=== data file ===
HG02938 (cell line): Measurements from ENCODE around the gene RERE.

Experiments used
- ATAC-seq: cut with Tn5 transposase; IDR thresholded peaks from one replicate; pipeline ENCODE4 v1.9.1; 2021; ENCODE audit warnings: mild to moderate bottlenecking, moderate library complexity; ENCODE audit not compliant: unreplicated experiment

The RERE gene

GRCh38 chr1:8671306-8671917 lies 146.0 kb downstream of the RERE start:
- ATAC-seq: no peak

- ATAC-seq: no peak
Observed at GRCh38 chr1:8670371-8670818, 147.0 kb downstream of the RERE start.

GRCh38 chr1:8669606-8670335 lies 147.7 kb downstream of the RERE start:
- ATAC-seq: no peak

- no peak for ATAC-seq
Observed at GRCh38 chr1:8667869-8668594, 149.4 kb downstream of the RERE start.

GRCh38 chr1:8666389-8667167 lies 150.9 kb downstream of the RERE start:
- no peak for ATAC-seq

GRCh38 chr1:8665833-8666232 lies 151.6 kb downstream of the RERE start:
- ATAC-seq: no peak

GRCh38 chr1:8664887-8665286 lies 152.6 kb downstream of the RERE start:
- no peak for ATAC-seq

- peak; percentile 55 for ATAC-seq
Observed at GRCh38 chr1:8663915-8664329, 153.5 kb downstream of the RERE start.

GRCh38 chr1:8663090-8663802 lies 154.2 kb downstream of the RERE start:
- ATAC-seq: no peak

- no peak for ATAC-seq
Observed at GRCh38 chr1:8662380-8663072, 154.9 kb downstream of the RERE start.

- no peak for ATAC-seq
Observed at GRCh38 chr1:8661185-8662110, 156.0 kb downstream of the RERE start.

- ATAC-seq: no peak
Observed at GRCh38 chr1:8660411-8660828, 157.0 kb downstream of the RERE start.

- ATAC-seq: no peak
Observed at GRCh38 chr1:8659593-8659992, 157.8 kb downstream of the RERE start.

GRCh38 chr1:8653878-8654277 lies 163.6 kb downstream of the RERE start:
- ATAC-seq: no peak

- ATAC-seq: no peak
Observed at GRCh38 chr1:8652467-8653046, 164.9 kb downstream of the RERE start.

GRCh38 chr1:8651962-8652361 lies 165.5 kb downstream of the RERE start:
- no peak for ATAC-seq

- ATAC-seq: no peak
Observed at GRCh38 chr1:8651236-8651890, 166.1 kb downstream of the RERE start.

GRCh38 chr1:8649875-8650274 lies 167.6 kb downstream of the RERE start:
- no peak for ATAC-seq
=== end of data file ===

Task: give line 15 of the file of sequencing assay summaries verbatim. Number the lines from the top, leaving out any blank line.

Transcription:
GRCh38 chr1:8665833-8666232 lies 151.6 kb downstream of the RERE start: